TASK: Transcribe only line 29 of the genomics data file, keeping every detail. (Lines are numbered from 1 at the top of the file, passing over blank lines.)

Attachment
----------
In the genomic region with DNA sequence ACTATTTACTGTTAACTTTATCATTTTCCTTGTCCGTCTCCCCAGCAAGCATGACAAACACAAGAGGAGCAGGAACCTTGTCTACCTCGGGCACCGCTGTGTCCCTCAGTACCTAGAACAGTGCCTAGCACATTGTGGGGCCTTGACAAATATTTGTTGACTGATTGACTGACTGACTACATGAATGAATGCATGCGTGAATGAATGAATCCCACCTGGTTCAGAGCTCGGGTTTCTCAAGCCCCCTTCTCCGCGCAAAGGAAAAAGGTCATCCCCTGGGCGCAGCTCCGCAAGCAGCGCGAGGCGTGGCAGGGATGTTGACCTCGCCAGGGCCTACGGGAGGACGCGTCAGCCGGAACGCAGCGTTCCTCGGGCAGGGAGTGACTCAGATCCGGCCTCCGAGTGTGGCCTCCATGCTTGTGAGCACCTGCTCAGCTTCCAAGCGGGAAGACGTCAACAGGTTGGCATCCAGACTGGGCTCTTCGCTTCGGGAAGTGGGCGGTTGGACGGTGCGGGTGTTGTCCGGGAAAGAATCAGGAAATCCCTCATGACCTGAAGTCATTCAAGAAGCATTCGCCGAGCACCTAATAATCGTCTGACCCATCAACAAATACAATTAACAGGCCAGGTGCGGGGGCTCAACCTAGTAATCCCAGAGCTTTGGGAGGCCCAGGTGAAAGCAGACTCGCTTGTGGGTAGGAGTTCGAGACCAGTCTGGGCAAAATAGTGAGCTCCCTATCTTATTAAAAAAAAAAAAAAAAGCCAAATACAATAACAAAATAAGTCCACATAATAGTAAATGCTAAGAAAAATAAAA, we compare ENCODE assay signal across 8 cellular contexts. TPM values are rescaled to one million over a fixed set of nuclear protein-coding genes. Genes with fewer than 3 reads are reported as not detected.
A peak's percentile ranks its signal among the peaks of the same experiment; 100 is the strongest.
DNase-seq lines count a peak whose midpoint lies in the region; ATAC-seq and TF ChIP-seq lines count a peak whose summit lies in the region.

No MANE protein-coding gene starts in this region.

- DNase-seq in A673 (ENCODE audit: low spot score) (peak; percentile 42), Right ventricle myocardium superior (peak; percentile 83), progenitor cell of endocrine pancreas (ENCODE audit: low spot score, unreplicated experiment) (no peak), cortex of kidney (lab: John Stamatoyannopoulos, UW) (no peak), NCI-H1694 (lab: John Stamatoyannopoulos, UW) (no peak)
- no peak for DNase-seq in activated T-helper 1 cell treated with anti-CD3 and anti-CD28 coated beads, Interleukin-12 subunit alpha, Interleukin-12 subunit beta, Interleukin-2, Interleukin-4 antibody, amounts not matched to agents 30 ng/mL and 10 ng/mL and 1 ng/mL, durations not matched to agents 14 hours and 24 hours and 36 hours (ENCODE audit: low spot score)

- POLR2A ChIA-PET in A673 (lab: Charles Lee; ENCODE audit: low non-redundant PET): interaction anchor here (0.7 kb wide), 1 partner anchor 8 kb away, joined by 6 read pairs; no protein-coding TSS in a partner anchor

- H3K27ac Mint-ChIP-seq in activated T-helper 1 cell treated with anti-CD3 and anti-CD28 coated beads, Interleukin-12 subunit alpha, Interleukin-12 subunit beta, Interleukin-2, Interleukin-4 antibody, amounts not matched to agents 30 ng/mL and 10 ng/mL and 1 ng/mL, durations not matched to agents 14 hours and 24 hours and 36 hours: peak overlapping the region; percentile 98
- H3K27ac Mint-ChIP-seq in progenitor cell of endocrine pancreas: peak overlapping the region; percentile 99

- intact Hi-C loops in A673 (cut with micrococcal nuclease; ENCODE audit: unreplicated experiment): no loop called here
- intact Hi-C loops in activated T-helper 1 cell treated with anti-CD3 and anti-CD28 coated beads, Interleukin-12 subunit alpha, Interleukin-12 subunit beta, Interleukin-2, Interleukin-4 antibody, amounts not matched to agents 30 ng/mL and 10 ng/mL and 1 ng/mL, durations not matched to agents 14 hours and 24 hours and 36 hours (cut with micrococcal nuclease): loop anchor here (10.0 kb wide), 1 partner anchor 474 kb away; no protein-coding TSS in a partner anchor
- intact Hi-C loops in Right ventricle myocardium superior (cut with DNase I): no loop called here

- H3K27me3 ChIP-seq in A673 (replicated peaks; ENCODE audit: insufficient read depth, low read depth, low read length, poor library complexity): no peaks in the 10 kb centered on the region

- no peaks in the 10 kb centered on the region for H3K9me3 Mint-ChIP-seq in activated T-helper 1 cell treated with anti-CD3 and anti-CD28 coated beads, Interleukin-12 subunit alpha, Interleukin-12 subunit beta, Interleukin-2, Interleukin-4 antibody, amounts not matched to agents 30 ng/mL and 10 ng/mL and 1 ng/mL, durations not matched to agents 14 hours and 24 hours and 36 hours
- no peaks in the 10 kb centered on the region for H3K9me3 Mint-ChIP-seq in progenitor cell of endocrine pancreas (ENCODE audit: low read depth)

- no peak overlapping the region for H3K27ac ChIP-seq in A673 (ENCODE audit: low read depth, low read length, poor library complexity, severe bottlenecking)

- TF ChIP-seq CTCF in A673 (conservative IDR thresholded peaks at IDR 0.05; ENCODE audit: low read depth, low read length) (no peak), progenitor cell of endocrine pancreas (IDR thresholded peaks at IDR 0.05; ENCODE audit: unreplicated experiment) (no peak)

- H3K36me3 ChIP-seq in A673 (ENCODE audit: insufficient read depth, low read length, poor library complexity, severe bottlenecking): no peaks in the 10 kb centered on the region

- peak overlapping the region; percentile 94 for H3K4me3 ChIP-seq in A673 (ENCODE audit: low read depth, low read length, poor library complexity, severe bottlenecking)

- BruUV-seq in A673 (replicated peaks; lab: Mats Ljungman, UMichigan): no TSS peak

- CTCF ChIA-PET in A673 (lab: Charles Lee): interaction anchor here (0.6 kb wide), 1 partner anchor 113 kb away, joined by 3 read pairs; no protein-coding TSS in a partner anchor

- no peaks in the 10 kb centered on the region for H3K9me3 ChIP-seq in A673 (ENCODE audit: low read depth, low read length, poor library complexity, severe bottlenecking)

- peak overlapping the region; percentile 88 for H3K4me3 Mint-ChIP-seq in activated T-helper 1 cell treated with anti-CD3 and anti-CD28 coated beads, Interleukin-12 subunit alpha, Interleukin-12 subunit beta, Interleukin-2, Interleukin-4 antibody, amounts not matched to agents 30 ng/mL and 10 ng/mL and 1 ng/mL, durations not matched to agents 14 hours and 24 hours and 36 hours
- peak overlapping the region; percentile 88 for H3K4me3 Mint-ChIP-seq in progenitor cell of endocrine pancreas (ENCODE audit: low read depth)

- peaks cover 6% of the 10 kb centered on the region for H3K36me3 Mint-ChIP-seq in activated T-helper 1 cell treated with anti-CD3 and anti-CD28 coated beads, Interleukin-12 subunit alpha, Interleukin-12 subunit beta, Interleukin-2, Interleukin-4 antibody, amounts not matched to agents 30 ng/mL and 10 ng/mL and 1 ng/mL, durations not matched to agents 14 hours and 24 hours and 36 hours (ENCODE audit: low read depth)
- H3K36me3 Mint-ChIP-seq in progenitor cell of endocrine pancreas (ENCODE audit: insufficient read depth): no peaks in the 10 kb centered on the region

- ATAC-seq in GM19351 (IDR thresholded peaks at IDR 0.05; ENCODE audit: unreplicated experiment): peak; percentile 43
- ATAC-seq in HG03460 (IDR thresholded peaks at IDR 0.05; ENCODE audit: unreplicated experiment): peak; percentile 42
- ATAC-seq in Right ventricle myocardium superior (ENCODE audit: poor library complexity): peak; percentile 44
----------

- ATAC-seq in Right ventricle myocardium superior (ENCODE audit: poor library complexity): peak; percentile 44